Original artwork by Pete Jeffs - www.peterjeffsart.com

Original artwork by Pete Jeffs - www.peterjeffsart.com

It's been a long, cold, lonely winter…It seems like years since it's been clear.

Welcome, my friends, to week seven (it may well be more than that by the time you get to read this but I'm working in real time), to the CoVOID. I'm safe and well, thank you, and I most sincerely hope that you and yours are as well. For those who are not or know someone who is not, my most sincere, heartfelt wishes for recovery, and very sincere condolences if you have lost someone. It needs to be said and, I guess, I said it (but words on a page cannot convey what we are feeling). While we all hope that something good will come of all of this, it is the opposite of something good.

On a completely different note, I need to clarify something, especially since my job, in part, is to lighten up. As you know, I am an insectivore but, when I say this, I am referring to Order Insectivora (Class Mammalia) and not that I exclusively eat insects. I don't have anything against insects, really (except that cricket legs get stuck in my teeth), but my neighbor, Vole, very kindly left me a big basket of insects on my front steps. For the record, I am very fond of cake, and 18-year-old, um, ‘tea.’ Just in case you were thinking of sending me something.

Oh, that sounded grumpy, didn't it? It was very kind of Vole, and it does seem that people are being rather nice these days. Most people, anyway. I see them when I go out, dutifully wearing masks in the supermarket (many of them), keeping social distance (many of them) and doing their best (most of them) to prevent the continuing spread of this Terrible Pandemic, the TP. (Okay, they are still clearing the shelves of any shred of the other TP, but I understand that this is a commodity that is prized above all others, for some reason.)

As I say, most of them. When I physically go into work, the few people who are around wear masks and respect the rules for social distancing, line up for screening and stay away when they don't feel well. We understand that this is necessary. I'm sure you do as well. But there are just too many people out there who just don't get it. Yesterday, I reiterated to a local business-person (by telephone; I don't have real reality meetings) that the death rate in our country (my country, the one run by people in clown suits) is currently six percent. Tossing safe practice aside is akin to choosing to drink one of seventeen shot glasses of ‘tea,’ knowing that one of them contains plutonium. Actually, since critical disease is well above ten percent, make that one in ten, knowing that one contains weed killer. And they take one of these chances, for themselves, and everyone in their families every time they go out. I'm furious. Breathe, Mole. For the record, the local business-person I was talking to is not one of those people. Actually, he is doing his best to try to do something to help. As are many others, and I thank them very much.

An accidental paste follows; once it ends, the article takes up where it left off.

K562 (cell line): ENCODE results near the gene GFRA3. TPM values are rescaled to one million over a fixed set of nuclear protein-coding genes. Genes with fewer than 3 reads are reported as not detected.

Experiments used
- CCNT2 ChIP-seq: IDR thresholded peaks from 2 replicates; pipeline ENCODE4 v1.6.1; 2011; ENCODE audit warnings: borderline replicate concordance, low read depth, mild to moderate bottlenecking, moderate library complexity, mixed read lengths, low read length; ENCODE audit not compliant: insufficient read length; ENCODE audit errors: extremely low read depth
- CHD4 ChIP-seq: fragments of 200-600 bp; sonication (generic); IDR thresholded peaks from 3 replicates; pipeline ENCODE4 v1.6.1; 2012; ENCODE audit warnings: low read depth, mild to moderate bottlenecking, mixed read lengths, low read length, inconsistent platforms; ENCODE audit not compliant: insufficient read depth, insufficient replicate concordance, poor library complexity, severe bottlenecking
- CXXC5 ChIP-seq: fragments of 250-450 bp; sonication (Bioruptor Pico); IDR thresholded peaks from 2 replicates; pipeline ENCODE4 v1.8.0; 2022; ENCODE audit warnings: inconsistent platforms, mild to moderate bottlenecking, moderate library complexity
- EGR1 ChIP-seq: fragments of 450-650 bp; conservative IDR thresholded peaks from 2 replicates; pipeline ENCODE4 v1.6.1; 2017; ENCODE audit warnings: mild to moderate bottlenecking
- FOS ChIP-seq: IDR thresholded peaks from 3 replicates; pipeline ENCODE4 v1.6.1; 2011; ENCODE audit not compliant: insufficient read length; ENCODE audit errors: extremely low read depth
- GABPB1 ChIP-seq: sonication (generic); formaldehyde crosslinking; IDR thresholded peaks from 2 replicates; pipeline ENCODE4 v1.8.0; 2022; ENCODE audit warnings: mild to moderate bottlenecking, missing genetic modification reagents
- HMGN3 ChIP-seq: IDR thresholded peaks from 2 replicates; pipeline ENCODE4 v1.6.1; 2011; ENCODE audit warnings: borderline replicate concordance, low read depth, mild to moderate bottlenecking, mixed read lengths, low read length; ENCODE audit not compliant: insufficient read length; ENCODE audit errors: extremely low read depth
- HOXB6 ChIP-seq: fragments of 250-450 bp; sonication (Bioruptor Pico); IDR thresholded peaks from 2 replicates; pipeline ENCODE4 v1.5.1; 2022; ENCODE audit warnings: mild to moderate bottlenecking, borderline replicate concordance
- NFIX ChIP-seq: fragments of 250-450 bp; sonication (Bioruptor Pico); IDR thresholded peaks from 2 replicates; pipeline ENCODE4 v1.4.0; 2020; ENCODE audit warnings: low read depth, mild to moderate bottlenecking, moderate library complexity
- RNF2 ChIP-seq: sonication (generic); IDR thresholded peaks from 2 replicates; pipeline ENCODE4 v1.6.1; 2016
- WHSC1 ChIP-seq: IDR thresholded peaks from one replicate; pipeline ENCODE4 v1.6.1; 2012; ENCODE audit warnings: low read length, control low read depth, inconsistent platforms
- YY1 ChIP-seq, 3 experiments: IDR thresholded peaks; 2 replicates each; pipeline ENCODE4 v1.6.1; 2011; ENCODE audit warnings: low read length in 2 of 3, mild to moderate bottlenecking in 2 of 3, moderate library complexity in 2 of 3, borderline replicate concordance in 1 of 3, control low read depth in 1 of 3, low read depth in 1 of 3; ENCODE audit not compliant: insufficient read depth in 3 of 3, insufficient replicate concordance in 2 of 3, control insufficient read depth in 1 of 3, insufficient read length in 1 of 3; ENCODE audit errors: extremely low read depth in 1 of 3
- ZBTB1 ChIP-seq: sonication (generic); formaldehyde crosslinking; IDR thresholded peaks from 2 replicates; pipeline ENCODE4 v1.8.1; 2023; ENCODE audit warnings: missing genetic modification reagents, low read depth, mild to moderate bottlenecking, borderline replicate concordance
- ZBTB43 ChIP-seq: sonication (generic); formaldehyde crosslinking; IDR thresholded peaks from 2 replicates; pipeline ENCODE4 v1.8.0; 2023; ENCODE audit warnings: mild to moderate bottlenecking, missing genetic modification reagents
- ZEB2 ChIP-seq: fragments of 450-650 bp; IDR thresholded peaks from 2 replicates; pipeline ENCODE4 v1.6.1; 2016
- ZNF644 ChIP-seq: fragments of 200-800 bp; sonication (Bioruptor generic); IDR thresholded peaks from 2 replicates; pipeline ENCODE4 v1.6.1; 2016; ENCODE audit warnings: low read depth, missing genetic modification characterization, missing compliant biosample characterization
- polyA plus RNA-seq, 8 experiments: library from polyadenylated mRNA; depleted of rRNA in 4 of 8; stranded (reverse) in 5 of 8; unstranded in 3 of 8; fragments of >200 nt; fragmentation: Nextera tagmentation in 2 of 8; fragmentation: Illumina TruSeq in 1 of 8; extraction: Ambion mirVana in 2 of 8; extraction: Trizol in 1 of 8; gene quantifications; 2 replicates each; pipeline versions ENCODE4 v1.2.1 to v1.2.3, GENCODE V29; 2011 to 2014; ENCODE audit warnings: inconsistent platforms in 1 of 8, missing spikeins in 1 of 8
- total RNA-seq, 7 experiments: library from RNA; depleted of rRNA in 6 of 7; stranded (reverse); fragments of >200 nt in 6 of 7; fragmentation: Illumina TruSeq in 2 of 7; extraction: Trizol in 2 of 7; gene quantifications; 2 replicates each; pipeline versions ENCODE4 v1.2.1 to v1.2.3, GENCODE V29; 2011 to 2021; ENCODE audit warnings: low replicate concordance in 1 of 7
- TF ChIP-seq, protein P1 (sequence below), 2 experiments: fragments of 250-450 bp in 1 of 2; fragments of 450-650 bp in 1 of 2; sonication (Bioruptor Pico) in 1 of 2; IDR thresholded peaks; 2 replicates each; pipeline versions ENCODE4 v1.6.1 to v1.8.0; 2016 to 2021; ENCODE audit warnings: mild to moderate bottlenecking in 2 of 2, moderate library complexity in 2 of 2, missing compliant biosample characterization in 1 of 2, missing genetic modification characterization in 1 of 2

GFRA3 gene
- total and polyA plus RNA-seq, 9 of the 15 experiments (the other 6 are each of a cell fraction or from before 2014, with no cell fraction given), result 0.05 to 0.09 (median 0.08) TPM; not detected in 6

But now, frighteningly, it seems that we have declared that it's all over, despite there being 25,000 confirmed new cases per day in my country (it is likely to be much more, since we are still not testing at a reasonable level). We are ‘re-opening.’ Not just opening a few stores and restaurants, using extreme care to monitor and trace contacts, but throwing away our masks and gloves, and just wishing. Look, I get it: Far too many folks have lost jobs, lost friends and family, lost hope. We seem to have given up. Mission accomplished. Time to move on, even if we are not even remotely ready.

I wish I could find something funny here. Sure, there is humor in watching a little man, spouting nonsense, sitting in front of a huge seated figure of a truly great human (I just saw this). Humorous in the same way that we watch a magician who doesn't know that the rabbit he is about to produce is poking his head out of the lapel of the performer's jacket. In our case, though, the rabbit is actually a poisonous viper. Sigh.

I know that some of you, reading this, are not in the same situation that I am. You live in countries that have reacted admirably to this crisis, and are doing everything they can to sustain successful containment. My friends in China tell me that things are going well, as do my friends in Austria and Germany. Yesterday I spoke with friends in Italy and Spain, and they are optimistic. Good for you, really, all of you. I very much hope it's true (and I don't have any reason to think it's not true). Please keep me posted.

Okay, Mole, back to science. As I write this, we are preparing to slowly re-open our labs. To get back to doing what we do, this biomedical research thing. Unlike my country, my institution is doing this very slowly, with strict rules for social distancing and hygiene, and every one of us will be regularly tested for the virus. It's all in place. We have not squandered the time we have created by isolation. I'm really proud of my institution. And I so hope that, where you are, similar procedures are in place or will be.

If not, think about what you can do to make where you work the safest place to be. If rules are not in place, make some. Then think about making more. We are not just scientists, we are the best people to understand the dangers and how to avoid them. Please, please, please, ensure that you and those you work with (I know, with whom you work) avoid contracting and spreading this terrible thing. This is not a time to ignore practices that are unsafe, if you have the ability to at least make them safer. If you are working in a lab, talk to your mentor. If you run a lab, talk to your colleagues. If you run a department, talk to the leadership. We know what we need to do, and what we can do, to make our workplaces, if not completely safe, safer.

Here comes the sun. And I so hope, very much, that it's all right.